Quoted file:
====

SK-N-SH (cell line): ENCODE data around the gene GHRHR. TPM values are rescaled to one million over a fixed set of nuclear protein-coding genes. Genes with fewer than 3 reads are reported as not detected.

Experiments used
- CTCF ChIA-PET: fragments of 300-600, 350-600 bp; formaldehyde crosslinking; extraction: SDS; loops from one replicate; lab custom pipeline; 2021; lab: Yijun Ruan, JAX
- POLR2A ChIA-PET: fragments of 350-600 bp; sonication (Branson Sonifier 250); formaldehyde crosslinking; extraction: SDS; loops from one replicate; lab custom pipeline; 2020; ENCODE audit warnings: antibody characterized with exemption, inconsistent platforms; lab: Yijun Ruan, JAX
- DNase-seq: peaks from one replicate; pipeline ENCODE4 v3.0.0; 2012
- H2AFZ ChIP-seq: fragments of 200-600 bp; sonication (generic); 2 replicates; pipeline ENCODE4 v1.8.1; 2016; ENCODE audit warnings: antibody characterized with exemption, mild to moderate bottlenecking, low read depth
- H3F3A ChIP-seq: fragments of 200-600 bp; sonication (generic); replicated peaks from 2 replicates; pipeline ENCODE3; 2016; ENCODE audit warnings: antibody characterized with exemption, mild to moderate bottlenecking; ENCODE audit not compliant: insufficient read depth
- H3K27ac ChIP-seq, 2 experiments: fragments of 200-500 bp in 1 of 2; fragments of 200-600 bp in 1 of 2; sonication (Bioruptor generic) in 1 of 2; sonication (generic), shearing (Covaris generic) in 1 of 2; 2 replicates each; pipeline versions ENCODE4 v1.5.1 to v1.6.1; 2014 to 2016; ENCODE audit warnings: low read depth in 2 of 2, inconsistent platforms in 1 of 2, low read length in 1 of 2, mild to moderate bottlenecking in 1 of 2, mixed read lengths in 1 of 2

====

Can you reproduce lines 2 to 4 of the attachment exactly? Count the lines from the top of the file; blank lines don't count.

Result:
Experiments used
- CTCF ChIA-PET: fragments of 300-600, 350-600 bp; formaldehyde crosslinking; extraction: SDS; loops from one replicate; lab custom pipeline; 2021; lab: Yijun Ruan, JAX
- POLR2A ChIA-PET: fragments of 350-600 bp; sonication (Branson Sonifier 250); formaldehyde crosslinking; extraction: SDS; loops from one replicate; lab custom pipeline; 2020; ENCODE audit warnings: antibody characterized with exemption, inconsistent platforms; lab: Yijun Ruan, JAX